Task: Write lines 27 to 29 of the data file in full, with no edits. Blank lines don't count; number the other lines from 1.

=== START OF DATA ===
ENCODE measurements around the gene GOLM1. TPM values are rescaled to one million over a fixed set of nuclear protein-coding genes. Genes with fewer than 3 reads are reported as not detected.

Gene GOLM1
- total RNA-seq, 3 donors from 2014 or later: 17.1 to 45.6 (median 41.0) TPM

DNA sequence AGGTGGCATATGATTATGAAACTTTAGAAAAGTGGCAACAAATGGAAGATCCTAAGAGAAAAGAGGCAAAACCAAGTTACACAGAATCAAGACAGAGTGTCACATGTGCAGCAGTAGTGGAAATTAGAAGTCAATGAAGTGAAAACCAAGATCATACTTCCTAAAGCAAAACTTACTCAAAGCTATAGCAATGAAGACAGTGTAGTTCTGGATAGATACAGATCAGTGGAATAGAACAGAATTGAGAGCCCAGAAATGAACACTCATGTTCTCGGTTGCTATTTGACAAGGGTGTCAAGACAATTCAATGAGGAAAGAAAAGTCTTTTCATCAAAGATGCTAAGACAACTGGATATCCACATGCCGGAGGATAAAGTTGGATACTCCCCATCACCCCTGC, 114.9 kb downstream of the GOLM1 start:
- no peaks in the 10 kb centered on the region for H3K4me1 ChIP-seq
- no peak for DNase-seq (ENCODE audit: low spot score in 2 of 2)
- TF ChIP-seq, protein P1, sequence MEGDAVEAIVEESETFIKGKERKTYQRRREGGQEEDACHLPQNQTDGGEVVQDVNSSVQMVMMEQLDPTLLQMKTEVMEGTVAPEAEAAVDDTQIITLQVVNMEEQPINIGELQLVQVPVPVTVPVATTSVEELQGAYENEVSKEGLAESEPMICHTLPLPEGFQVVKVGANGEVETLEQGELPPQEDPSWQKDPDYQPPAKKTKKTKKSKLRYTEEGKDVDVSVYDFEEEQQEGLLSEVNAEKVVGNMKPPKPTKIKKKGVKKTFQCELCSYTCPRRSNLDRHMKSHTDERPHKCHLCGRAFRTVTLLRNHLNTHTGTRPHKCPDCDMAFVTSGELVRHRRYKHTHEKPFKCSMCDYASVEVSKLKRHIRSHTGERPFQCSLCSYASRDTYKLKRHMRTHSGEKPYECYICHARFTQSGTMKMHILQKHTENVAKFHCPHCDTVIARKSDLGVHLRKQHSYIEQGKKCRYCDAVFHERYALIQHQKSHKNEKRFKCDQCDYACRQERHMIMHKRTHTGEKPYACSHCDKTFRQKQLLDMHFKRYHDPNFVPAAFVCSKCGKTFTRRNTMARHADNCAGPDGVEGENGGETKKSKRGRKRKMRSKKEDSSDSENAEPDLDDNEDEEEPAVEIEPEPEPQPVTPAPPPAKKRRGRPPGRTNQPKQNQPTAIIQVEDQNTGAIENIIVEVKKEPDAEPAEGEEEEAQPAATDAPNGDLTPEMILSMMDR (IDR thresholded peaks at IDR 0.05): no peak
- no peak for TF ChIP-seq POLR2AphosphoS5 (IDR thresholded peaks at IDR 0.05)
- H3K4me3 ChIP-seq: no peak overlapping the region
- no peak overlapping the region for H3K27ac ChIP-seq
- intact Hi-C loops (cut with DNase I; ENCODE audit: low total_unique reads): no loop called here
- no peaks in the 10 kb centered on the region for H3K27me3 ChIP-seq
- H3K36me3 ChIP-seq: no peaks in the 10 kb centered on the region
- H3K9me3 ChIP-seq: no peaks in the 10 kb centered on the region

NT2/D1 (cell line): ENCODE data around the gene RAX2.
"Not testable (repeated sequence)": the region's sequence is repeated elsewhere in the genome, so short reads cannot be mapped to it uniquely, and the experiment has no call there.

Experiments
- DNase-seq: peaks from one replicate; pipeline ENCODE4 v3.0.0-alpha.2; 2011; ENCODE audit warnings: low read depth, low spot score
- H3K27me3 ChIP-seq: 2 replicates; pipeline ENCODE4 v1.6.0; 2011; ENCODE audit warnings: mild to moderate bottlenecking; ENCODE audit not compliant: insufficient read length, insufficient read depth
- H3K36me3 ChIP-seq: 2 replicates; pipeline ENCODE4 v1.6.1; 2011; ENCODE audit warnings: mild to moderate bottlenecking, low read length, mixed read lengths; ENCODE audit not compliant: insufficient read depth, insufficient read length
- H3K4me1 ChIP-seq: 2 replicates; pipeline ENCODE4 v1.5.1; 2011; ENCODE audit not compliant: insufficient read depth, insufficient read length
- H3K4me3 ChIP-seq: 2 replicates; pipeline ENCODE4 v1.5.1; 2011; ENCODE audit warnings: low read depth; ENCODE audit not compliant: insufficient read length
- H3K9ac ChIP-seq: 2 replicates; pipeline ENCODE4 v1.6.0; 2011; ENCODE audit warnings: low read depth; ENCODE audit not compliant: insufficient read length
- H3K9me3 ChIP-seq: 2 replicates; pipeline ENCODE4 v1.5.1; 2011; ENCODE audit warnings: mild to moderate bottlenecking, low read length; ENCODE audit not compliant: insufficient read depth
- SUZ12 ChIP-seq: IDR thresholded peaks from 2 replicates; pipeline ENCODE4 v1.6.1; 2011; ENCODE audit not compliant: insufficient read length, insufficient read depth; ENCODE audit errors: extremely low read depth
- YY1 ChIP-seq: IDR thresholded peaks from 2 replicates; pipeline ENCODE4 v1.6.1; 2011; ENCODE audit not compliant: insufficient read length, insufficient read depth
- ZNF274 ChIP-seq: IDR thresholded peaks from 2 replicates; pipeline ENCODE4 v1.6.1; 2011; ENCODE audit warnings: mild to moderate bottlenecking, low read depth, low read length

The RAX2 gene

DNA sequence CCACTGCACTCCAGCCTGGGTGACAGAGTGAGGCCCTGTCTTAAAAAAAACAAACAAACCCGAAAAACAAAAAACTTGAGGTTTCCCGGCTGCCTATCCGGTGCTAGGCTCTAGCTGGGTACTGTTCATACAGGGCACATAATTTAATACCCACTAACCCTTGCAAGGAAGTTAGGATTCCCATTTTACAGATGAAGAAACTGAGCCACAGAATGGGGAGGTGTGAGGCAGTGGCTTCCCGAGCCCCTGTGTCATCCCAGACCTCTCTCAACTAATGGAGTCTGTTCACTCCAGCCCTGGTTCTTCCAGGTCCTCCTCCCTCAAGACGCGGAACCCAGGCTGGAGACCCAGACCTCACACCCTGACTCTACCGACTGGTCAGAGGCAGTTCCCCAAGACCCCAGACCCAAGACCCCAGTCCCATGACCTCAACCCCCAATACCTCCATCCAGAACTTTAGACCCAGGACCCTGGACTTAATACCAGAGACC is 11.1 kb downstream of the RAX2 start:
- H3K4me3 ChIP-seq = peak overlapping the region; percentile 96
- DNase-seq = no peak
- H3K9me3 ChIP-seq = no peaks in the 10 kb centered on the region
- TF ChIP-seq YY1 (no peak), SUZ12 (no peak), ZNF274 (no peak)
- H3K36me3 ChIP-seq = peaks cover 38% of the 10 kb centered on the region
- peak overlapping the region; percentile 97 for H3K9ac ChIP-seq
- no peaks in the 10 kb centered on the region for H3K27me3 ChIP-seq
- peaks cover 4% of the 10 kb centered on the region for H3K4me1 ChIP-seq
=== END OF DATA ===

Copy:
- ZNF274 ChIP-seq: IDR thresholded peaks from 2 replicates; pipeline ENCODE4 v1.6.1; 2011; ENCODE audit warnings: mild to moderate bottlenecking, low read depth, low read length

The RAX2 gene

DNA sequence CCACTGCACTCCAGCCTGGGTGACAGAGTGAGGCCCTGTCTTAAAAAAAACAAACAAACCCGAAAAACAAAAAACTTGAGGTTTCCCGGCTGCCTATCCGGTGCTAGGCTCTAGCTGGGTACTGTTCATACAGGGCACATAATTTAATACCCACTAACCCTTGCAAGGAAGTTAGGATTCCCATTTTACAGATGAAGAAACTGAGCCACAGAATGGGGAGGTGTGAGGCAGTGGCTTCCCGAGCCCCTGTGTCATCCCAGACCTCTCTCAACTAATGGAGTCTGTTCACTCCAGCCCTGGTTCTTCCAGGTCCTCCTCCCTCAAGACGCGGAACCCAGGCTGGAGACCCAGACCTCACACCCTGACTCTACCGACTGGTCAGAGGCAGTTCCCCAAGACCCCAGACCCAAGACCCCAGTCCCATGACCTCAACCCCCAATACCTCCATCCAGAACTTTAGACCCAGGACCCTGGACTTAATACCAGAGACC is 11.1 kb downstream of the RAX2 start: